What ISP Changes in Canada Mean For Your Site

If you live in Canada, bandwidth for your home connection is about to get a lot more expensive.

Recent changes from the Canadian Radio-Telecommunications Commission (CRTC) means that Usage Based Billing (UBB) is coming to Canada. This means that Canadians, previously accustomed to unlimited or nearly-unlimited bandwidth caps on their Internet connections, may be facing caps as low as 25 GB per month.

In the age of online gaming, Steam, Netflix and YouTube it’s clear that Internet users are going to have to either adapt or expect to pay more. However, there are going to be changes for regular webmasters as well. Though Canada isn’t the only country in the world with tightly metered bandwidth, it is one of the first major Internet nations to go this route and others will probably follow if this approach meets its goals.

Webmasters need to start thinking about what they will need to change once visitors start thinking more about bandwidth costs. In other words, how can they improve their sites to ensure they don’t wind up costing customers money and causing them to not come back?

On that note, here are five ways that the Web is likely to change as metered billing, especially low bandwidth caps, becomes more common across the world.

1. Growing Backlash Against Advertising

Internet advertising isn’t exactly popular but currently it is seen as more of an annoyance than anything harmful. However, as UBB becomes more common, at least until bandwidth caps are made more reasonable or the pricing structure more fair, advertising is going to be seen as an expense to the visitor.

This means that ad blocking software will likely become even more commonplace in the coming years and sites that are very advertising-heavy will likely find more and more visitors either stop coming or simply block their ads.

This may lead to a growth in other business models, such as selling digital downloads (especially small ones like eBooks) and consulting models.

2. Less Digital Delivery and More Physical Delivery

If you offer large downloads, such as long media clips, there may be at least a temporary trend favoring the purchasing and shipping of physical media over digital delivery. As one user pointed out, in some cases it can actually be cheaper to put the data on a hard drive and mail it than to download it under the proposed caps.

This means that, if you offer large digital downloads, you may wish to offer a physical shipping service along side it. Even if the physical copies end up costing a bit more, there is a likelihood that some users will find it cheaper when they factor in their ISP’s bills.

3. Better Labeling of High-Bandwidth Pages/Activities

Currently, most sites don’t warn about how much bandwidth a page, video or other element will ‘cost’. That’s likely to change.

Sites with pages that might be bandwidth-intense have routinely had warnings about loading time for those on slower connections, but now those warnings may take a more cost-oriented slant as users are trying to decide if loading an element is worthwhile.

There is no real standard for this yet but it seems likely that, as time goes on, we’ll see more and more sites posting these kinds of warnings to prevent users with strict UBB accounts from feeling like they have wasted money.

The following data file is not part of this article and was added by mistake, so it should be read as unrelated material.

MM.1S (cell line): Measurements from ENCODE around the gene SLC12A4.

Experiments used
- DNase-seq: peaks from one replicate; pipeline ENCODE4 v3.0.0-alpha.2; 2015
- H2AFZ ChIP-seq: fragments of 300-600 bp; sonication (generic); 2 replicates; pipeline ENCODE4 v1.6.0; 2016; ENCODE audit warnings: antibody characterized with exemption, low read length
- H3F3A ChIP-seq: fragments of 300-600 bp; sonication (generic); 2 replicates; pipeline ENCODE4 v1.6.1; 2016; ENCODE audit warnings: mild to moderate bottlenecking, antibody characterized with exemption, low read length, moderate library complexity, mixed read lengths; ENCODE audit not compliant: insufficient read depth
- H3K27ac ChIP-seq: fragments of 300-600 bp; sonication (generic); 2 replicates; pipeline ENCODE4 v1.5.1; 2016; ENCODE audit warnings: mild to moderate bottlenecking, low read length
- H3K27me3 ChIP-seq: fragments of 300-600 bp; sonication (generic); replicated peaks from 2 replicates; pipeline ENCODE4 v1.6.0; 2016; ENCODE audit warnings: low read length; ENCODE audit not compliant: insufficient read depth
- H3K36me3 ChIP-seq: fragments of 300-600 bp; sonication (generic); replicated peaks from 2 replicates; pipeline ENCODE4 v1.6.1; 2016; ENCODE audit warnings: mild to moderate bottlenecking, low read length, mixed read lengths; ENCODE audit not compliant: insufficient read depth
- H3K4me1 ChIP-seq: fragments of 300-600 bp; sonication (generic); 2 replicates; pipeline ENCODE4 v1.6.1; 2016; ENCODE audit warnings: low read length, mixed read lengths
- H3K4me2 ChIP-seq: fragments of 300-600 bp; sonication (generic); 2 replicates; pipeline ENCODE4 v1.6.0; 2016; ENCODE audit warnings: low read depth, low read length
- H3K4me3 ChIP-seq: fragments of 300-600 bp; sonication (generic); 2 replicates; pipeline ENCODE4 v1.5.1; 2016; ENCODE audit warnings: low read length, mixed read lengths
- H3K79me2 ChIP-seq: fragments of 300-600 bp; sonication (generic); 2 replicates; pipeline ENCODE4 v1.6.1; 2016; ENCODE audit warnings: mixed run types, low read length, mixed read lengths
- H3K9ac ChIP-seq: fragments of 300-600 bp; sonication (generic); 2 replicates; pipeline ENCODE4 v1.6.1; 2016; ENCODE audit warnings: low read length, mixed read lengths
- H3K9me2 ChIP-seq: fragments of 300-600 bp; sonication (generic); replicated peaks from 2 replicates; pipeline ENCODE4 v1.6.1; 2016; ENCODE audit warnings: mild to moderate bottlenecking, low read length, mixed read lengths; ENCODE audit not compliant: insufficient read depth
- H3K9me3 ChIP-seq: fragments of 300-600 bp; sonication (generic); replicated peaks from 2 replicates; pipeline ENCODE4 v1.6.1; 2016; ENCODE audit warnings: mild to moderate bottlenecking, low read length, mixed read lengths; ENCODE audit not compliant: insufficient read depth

4. Less Video/Audio/Flash, More Segregation of Media

This change seems obvious but with multimedia taking up the lion’s share of bandwidth, it makes sense that sites and visitors alike will be cutting back on the amount they post and, when they do, posting it to an area aimed at those who don’t have bandwidth restrictions or want to spend the money to view the content.

The idea is that viewers should have the choice as to how much bandwidth they spend when loading a site and, when loading a page that should be relatively light, such as an article on a blog, they shouldn’t have high-bandwidth content crammed down their connection, such as auto-playing videos.

Good manners for now, but essential in the future.

5. More Work, Less Fun

If people have to cut back on their Internet activities, they are going to start with the unneeded expenses. If it comes down to a contest between not watching funny clips on YouTube or not being able to file needed paperwork for the office, most are going to choose the paperwork.

A Web with tight caps becomes a much less fun place. If people can’t spend their GB frivolously, they are going to spend it on the things that are most important.

This means that entertainment sites, especially those with high bandwidth requirements, are going to suffer first in such an environment.

Bottom Line

Last month when I talked about treating Internet access like a utility, I mentioned that unlimited accounts were going to have to die off for the Web to be taken more seriously. However, this was not what I had envisioned.

Ultra-high per GB costs don’t make sense especially, as Netflix points out, the cost of delivering a GB of data is less than a penny. A flat rate connectivity fee with a low per GB charge would actually save most customers money; the current Canadian plan is almost guaranteed to force them to spend more or get less service.

However, it seems likely that, at least in the short run, these types of low bandwidth cap plans are going to become more common. As such, it’s best for webmasters to prepare now and hope that things improve sooner rather than later.

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